Instead, you must perform squat, lunge, and deadlift variations and progressively overload to consistently challenge the muscles and grow big legs.

Does Swimming Build Arm Muscle?

Swimming significantly works your arm muscles but won’t build them. There is little arm bend, and arms are built with elbow flexion and extension, also known as curls and extensions. Biceps curls and triceps extensions are what you need to develop arm muscles.

Does Swimming Make You Stronger?

Swimming develops strength specific to swimming. Meaning you likely won’t be able to lift more weight in the gym, but you’ll be stronger at pulling yourself through the water.

Strength is specific to the task, but general strength in the weight room transfers to many other activities.

Swimming strength doesn’t transfer too much else out of the pool.

Does Swimming Build Muscle Or Burn Fat?

We’ve established swimming doesn’t build muscle. But it also doesn’t burn significant body fat. That’s because losing body fat is a function of consuming fewer calories than you burn. Swimming is a way to create this caloric deficit since you’re expending energy.

If you don’t change your diet and start swimming, you’ll likely lose weight. This is why most people label swimming a fat-burning activity.

However, at some point, you must reduce your food intake to maintain the caloric deficit; otherwise, you will swim 7 days a week for hours to make up for it.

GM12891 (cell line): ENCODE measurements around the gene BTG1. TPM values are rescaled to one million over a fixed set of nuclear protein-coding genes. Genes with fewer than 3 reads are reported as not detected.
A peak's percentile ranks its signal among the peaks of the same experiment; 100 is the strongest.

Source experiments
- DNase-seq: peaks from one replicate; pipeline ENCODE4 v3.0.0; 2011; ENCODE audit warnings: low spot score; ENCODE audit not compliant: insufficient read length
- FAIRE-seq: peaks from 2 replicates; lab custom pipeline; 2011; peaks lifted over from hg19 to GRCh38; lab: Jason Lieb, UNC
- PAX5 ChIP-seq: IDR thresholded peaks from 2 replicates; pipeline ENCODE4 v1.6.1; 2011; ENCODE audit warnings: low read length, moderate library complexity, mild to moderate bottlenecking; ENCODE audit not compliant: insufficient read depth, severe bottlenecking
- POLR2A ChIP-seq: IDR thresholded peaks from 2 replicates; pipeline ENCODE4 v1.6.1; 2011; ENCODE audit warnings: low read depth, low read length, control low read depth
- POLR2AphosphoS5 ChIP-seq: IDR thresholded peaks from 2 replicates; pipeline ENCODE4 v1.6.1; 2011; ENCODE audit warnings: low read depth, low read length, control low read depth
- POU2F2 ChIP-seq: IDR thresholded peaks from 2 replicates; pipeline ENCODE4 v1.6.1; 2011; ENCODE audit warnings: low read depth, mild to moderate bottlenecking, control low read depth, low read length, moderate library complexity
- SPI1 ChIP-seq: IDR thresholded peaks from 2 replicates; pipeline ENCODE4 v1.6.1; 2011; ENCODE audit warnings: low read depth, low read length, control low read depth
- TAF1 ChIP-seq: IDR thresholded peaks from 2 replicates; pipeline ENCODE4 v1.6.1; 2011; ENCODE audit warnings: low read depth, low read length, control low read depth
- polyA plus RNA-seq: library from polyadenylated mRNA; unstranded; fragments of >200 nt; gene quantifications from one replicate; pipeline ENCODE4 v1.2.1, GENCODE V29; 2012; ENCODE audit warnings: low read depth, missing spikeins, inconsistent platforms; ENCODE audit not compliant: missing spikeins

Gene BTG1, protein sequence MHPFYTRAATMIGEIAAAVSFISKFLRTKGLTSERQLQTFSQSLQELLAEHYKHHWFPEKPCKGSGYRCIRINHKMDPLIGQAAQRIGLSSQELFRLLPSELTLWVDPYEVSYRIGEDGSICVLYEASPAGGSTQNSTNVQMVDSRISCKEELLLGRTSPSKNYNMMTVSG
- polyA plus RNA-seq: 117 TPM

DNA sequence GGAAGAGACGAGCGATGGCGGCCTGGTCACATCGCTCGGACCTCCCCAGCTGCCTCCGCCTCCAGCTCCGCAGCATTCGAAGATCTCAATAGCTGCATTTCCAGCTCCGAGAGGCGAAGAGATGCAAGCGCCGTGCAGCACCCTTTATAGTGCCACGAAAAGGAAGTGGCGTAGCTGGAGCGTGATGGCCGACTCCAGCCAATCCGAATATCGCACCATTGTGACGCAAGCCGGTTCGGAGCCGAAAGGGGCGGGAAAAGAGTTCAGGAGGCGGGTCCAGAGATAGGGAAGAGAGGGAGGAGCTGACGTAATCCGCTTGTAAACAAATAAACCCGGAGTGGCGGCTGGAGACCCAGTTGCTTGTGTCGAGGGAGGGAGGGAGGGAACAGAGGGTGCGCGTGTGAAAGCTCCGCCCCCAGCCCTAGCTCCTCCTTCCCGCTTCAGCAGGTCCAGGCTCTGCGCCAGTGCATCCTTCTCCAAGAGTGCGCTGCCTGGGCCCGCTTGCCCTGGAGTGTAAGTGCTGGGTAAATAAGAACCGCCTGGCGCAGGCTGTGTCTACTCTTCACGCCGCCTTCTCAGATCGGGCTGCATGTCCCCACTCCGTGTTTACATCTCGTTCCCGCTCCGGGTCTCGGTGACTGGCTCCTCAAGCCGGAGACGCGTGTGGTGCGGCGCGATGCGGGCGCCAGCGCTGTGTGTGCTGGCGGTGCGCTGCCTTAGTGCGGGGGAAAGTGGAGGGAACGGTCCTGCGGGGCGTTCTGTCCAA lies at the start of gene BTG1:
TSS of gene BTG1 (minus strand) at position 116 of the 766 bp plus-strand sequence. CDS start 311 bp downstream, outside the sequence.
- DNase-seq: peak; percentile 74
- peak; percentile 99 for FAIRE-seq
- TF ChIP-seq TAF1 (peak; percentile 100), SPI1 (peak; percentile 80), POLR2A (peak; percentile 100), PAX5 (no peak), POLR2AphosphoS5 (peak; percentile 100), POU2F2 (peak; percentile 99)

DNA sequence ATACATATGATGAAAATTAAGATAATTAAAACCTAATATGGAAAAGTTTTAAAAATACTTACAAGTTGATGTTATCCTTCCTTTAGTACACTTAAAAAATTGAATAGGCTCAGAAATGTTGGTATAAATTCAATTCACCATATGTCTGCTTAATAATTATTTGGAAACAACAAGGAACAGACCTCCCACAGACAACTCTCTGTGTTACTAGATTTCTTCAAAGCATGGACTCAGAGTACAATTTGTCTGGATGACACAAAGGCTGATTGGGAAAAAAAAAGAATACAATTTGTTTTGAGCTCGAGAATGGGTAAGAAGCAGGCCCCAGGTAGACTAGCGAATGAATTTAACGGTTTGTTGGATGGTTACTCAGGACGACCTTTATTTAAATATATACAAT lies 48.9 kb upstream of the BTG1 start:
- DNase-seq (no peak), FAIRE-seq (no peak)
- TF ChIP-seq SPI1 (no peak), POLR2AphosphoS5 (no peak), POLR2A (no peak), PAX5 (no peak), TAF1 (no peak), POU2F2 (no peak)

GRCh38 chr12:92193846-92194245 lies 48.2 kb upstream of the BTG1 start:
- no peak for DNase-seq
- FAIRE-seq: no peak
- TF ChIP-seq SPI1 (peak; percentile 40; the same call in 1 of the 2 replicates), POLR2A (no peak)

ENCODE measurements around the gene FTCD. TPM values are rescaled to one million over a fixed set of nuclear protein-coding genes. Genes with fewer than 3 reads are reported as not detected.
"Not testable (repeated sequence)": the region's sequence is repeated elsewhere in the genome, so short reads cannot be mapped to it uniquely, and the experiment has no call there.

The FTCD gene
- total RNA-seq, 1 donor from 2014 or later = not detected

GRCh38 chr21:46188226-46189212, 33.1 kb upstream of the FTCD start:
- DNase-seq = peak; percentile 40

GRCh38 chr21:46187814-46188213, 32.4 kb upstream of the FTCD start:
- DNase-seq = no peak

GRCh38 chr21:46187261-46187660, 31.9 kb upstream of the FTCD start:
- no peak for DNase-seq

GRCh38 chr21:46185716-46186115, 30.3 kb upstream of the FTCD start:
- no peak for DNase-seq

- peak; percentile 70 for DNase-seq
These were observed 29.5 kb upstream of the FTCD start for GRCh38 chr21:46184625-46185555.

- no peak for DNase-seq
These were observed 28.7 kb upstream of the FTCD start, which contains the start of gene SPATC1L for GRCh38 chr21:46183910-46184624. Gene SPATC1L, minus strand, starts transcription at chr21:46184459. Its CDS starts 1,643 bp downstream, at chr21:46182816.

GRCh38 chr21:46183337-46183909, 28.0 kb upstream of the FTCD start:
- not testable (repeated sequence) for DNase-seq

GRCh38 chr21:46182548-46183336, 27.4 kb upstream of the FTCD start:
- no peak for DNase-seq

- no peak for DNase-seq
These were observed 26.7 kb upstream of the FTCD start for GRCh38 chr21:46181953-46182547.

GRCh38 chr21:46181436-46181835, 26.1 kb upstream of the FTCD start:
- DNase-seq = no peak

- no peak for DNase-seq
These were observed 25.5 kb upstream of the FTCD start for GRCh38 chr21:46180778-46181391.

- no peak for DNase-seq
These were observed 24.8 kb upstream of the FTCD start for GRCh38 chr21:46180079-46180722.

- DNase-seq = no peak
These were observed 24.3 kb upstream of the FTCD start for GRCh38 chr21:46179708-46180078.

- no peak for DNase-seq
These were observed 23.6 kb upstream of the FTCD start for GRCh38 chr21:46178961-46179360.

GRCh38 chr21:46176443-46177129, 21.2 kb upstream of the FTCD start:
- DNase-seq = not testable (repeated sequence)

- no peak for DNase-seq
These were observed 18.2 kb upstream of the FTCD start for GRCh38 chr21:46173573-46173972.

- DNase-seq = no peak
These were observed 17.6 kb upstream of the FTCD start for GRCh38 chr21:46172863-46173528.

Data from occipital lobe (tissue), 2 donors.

Can You Get A Six Pack From Swimming?

You can get a six-pack from swimming as six-pack abs are a function of low body fat. Swimming is a simple way to create a caloric deficit through energy expenditure instead of reducing food intake.


Swimming doesn’t build significant muscle mass and shouldn’t replace your regular resistance training in the gym. However, swimming is an excellent cardio exercise as it is low impact, so if you’re after an activity that won’t beat up your joints, pick swimming.


1. Schoenfeld, B. J. (2010). The mechanisms of muscle hypertrophy and their application to resistance training. The Journal of Strength & Conditioning Research24(10), 2857-2872.

2. Wackerhage, H., Schoenfeld, B. J., Hamilton, D. L., Lehti, M., & Hulmi, J. J. (2019). Stimuli and sensors that initiate skeletal muscle hypertrophy following resistance exercise. Journal of applied physiology.

3. Krzysztofik, M., Wilk, M., Wojdała, G., & Gołaś, A. (2019). Maximizing muscle hypertrophy: a systematic review of advanced resistance training techniques and methods. International journal of environmental research and public health16(24), 4897.

4. Schoenfeld, B. J., Grgic, J., Ogborn, D., & Krieger, J. W. (2017). Strength and hypertrophy adaptations between low-vs. high-load resistance training: a systematic review and meta-analysis. The Journal of Strength & Conditioning Research31(12), 3508-3523.

5. Hather, B. M., Tesch, P. A., Buchanan, P., & Dudley, G. A. (1991). Influence of eccentric actions on skeletal muscle adaptations to resistance training. Acta Physiologica Scandinavica143(2), 177-185.

6. Methenitis, S. (2018). A brief review on concurrent training: from laboratory to the field. Sports6(4), 127.

7. Baar, K. (2014). Using molecular biology to maximize concurrent training. Sports Medicine44(2), 117-125.

About the Author

I am a professional strength & conditioning coach that works with professional and international teams and athletes. I am a published scientific researcher and have completed my Masters in Sport & Exercise Science. I've combined my knowledge of research and experience to bring you the most practical bites to be applied to your training.

Want More Great Content?

Check Out These Articles